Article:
Ten years after initially meeting, Anakin Skywalker shares a forbidden romance with Padmé Amidala, while Obi-Wan Kenobi investigates an assassination attempt on the senator and discovers a secret clone army crafted for the Jedi.
Ten years after the invasion of Naboo, the Galactic Republic is facing a Separatist movement and the former queen and now Senator Padmé Amidala travels to Coruscant to vote on a project to create an army to help the Jedi to protect the Republic. Upon arrival, she escapes from an attempt to kill her, and Obi-Wan Kenobi and his Padawan Anakin Skywalker are assigned to protect her. They chase the shape-shifter Zam Wessell but she is killed by a poisoned dart before revealing who hired her. The Jedi Council assigns Obi-Wan Kenobi to discover who has tried to kill Amidala and Anakin to protect her in Naboo. Obi-Wan discovers that the dart is from the planet Kamino, and he heads to the remote planet. He finds an army of clones that has been under production for years for the Republic and that the bounty hunter Jango Fett was the matrix for the clones. Meanwhile Anakin and Amidala fall in love with each other, and he has nightmarish visions of his mother. They travel to his home planet, ...Written by
Claudio Carvalho, Rio de Janeiro, Brazil
The opening logo for 20th Century Fox is static (to match the opening of Episodes 4, 5 and 6), instead of the animated 3-D logo used in Fox films at the time. See more »
Eight deleted scenes are included on the DVD:
Padmé addresses the Senate after the first attempt on her life, and speaks out against the creation of an army for the Republic.
Obi-Wan brings the toxic dart to the Jedi Temple analysis room for examination.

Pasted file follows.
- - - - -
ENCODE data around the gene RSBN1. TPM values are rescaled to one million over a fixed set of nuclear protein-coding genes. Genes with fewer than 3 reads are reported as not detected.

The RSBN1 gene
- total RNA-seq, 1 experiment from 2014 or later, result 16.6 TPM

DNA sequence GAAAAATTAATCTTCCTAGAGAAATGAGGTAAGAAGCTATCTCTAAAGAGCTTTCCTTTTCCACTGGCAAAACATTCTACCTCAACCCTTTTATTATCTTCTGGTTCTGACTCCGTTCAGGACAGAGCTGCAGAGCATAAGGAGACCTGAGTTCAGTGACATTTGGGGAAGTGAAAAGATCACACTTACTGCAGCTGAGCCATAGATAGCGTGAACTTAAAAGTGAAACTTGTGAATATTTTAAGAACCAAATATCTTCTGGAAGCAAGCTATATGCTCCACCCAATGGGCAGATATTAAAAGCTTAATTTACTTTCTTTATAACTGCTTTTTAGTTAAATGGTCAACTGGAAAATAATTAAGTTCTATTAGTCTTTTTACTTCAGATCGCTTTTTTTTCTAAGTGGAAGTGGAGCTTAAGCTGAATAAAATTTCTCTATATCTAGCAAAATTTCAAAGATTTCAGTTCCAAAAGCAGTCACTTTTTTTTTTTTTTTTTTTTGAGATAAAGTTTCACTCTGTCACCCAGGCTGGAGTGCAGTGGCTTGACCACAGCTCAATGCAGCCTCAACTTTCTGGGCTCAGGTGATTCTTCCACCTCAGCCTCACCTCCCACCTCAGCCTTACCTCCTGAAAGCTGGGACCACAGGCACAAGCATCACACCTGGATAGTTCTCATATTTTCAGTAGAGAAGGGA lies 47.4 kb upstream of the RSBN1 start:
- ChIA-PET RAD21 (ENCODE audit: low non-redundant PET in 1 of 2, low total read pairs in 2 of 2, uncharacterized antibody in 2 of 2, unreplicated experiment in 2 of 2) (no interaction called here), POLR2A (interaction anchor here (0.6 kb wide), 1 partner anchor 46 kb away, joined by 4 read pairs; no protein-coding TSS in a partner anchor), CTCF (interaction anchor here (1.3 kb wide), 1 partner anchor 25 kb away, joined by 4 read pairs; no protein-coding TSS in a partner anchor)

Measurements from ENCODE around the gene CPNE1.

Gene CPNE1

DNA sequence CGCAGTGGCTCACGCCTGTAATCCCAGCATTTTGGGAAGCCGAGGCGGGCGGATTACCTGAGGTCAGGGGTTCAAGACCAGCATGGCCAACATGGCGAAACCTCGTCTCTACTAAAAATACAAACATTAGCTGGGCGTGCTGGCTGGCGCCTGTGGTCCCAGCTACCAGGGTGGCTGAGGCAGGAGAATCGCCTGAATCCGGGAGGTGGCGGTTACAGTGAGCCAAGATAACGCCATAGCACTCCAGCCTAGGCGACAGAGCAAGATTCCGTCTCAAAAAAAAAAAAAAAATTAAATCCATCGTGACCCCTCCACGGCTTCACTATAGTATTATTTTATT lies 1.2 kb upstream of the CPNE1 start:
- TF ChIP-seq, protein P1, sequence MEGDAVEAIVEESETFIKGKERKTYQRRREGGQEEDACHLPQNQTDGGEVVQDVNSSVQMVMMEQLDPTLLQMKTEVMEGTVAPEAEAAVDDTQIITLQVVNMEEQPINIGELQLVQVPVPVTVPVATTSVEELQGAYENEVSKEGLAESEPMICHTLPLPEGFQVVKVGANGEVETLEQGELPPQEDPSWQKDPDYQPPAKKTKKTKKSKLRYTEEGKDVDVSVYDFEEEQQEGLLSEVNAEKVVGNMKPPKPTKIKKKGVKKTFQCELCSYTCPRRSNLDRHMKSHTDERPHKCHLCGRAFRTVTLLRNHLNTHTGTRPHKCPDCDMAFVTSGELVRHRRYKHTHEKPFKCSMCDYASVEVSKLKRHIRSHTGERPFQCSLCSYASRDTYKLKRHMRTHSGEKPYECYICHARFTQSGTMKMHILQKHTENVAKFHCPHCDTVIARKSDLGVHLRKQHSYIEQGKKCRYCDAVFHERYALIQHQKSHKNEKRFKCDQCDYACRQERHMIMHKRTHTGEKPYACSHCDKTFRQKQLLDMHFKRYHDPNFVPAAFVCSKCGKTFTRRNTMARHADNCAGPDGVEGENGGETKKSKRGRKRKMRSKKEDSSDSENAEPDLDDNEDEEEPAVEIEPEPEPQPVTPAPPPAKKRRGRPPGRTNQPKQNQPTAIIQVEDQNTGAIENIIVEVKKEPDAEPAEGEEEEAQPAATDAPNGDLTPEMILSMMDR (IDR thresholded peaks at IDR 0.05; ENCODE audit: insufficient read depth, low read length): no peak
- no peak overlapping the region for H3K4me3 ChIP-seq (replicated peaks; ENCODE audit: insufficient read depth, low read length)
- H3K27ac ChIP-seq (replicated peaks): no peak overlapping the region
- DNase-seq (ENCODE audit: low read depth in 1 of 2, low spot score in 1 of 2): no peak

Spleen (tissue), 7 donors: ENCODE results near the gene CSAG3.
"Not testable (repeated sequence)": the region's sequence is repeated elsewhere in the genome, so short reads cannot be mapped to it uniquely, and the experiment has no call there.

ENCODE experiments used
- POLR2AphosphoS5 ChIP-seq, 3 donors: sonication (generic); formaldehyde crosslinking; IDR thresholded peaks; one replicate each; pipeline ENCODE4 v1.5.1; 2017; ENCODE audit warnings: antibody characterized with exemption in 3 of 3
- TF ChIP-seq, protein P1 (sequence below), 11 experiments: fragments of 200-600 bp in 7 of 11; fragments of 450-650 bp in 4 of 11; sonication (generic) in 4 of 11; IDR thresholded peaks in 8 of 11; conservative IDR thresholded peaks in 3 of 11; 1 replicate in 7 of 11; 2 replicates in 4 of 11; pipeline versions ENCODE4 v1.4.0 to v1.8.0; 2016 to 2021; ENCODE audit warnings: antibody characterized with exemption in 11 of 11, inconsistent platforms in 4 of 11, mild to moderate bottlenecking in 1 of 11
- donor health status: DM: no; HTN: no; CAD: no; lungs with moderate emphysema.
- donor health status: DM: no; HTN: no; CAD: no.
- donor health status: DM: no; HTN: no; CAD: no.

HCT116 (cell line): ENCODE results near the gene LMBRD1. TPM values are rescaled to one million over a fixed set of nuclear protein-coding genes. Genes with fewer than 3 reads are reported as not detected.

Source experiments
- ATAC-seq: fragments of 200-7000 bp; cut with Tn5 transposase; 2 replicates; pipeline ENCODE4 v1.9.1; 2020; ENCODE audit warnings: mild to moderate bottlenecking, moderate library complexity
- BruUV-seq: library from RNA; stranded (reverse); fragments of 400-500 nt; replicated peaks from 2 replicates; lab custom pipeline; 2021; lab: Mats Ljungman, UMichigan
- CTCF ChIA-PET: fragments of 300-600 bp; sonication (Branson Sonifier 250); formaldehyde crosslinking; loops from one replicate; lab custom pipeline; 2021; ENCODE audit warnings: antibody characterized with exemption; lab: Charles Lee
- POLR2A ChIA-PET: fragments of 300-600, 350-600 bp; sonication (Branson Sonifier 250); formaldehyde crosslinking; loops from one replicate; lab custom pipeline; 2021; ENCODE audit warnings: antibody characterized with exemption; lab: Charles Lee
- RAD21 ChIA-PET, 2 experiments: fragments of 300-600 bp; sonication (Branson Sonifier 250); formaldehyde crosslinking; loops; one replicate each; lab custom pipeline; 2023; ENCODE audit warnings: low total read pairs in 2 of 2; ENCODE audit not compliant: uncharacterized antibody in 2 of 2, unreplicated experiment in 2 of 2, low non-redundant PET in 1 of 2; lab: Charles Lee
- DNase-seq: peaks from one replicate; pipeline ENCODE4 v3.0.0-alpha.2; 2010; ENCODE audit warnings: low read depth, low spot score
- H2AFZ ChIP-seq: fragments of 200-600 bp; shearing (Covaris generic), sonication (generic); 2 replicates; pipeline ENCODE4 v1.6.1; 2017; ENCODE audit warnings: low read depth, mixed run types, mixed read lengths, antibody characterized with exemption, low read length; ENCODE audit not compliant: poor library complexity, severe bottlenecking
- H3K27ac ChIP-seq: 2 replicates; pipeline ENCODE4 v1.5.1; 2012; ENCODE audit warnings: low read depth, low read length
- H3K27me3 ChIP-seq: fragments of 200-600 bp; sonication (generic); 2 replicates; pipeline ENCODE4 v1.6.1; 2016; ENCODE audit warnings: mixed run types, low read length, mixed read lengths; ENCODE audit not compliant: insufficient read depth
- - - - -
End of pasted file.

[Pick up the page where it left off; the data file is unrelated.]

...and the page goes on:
Before he departs for Kamino, Obi-Wan has a conversation with Mace, leading to his Jedi Starfighter on a landing platform. Some of the dialogue was used in the scene in the Jedi Temple with Obi-Wan, Mace and Yoda.
An extended version of Anakin and Padmé's arrival on Naboo.
Padmé brings Anakin to her house and introduces him to her family. Padmé's family senses that she is attracted to Anakin, but she denies it.
A scene in Padmé's bedroom in which she and Anakin look at pictures of her past acheivements.
After Anakin and Padmé are captured in the droid factory, Count Dooku interrogates Padmé.
After the interrogation scene, Anakin and Padmé are put on trial by the Geonosians, and are sentenced to death.
Great scale, action and mystery squares off with bad romance and dialogue
And now, the Darth Vader origin story really begins. In fact, "Star Wars Episode II: Attack of the Clones" sort of renders its predecessor useless. "Episode I" feels like a mostly unnecessary part of the story now that "Episode II" gives a better glimpse into the troubled young man Anakin Skywalker – the future Darth Vader – has become.
Of course, "Attack of the Clones" also has troubles of its own. Although it is quite the grandiose visual effects spectacle – more so than any of its predecessors – it is the smaller, character- driven parts of the story that George Lucas absolutely botches, to almost comical effect.
Central to the entire prequel trilogy is the story of how Darth Vader becomes Darth Vader and the Galactic Empire rises to power, which means Lucas has a trajectory he must follow. It's clear in many ways that the story and screenplay is slave to this. Everything must add up to fit with the original "Star Wars" trilogy and Lucas must connect the dots, even if they don't all want to connect.